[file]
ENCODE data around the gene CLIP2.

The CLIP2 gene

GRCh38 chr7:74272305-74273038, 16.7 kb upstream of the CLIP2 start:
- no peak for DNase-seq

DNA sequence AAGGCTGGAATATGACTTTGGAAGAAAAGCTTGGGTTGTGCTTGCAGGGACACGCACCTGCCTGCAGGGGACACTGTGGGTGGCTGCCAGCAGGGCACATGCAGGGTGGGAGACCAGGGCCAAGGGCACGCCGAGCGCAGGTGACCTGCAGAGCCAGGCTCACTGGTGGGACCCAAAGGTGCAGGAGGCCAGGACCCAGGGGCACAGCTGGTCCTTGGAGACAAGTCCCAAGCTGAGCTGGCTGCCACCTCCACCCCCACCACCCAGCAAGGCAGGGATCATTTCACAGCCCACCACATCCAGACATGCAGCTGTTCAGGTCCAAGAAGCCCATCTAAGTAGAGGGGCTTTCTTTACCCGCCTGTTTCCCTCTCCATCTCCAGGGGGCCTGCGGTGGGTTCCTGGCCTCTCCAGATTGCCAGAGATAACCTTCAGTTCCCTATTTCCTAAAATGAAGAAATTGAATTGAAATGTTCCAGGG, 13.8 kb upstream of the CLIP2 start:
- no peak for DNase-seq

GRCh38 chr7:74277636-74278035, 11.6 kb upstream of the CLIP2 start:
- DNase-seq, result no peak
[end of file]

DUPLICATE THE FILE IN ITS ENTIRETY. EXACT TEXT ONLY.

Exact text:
ENCODE data around the gene CLIP2.

The CLIP2 gene

GRCh38 chr7:74272305-74273038, 16.7 kb upstream of the CLIP2 start:
- no peak for DNase-seq

DNA sequence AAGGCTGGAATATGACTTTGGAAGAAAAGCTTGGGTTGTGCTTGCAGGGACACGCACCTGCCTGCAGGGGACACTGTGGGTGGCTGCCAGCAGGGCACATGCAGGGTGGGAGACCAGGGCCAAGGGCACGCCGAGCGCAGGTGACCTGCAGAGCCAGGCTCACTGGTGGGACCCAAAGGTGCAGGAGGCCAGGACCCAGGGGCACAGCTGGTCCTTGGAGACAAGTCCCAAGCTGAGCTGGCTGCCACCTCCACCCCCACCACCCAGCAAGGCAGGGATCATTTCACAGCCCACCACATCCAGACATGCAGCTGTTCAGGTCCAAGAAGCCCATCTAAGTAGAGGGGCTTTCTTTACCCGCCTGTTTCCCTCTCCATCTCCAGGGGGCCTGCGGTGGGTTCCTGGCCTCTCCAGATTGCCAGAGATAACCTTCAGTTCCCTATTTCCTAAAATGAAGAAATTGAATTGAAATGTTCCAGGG, 13.8 kb upstream of the CLIP2 start:
- no peak for DNase-seq

GRCh38 chr7:74277636-74278035, 11.6 kb upstream of the CLIP2 start:
- DNase-seq, result no peak